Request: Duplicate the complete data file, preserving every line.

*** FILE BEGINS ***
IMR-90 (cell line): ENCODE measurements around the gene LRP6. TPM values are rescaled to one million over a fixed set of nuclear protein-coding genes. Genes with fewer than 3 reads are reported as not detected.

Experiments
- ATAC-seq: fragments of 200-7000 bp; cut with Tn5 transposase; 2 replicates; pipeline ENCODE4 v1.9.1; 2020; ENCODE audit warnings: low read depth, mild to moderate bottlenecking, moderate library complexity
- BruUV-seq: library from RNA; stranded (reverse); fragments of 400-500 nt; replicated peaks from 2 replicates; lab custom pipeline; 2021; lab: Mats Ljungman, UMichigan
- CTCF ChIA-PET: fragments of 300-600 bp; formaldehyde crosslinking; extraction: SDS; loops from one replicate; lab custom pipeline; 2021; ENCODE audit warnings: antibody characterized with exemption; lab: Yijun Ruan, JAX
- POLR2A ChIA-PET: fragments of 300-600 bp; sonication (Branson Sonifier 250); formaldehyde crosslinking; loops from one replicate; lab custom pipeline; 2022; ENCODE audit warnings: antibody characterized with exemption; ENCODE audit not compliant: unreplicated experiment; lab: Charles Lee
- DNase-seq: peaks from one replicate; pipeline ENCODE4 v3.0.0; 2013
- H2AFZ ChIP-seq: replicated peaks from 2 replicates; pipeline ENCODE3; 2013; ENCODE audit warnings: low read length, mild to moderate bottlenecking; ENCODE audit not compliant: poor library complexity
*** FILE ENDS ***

IMR-90 (cell line): ENCODE measurements around the gene LRP6. TPM values are rescaled to one million over a fixed set of nuclear protein-coding genes. Genes with fewer than 3 reads are reported as not detected.

Experiments
- ATAC-seq: fragments of 200-7000 bp; cut with Tn5 transposase; 2 replicates; pipeline ENCODE4 v1.9.1; 2020; ENCODE audit warnings: low read depth, mild to moderate bottlenecking, moderate library complexity
- BruUV-seq: library from RNA; stranded (reverse); fragments of 400-500 nt; replicated peaks from 2 replicates; lab custom pipeline; 2021; lab: Mats Ljungman, UMichigan
- CTCF ChIA-PET: fragments of 300-600 bp; formaldehyde crosslinking; extraction: SDS; loops from one replicate; lab custom pipeline; 2021; ENCODE audit warnings: antibody characterized with exemption; lab: Yijun Ruan, JAX
- POLR2A ChIA-PET: fragments of 300-600 bp; sonication (Branson Sonifier 250); formaldehyde crosslinking; loops from one replicate; lab custom pipeline; 2022; ENCODE audit warnings: antibody characterized with exemption; ENCODE audit not compliant: unreplicated experiment; lab: Charles Lee
- DNase-seq: peaks from one replicate; pipeline ENCODE4 v3.0.0; 2013
- H2AFZ ChIP-seq: replicated peaks from 2 replicates; pipeline ENCODE3; 2013; ENCODE audit warnings: low read length, mild to moderate bottlenecking; ENCODE audit not compliant: poor library complexity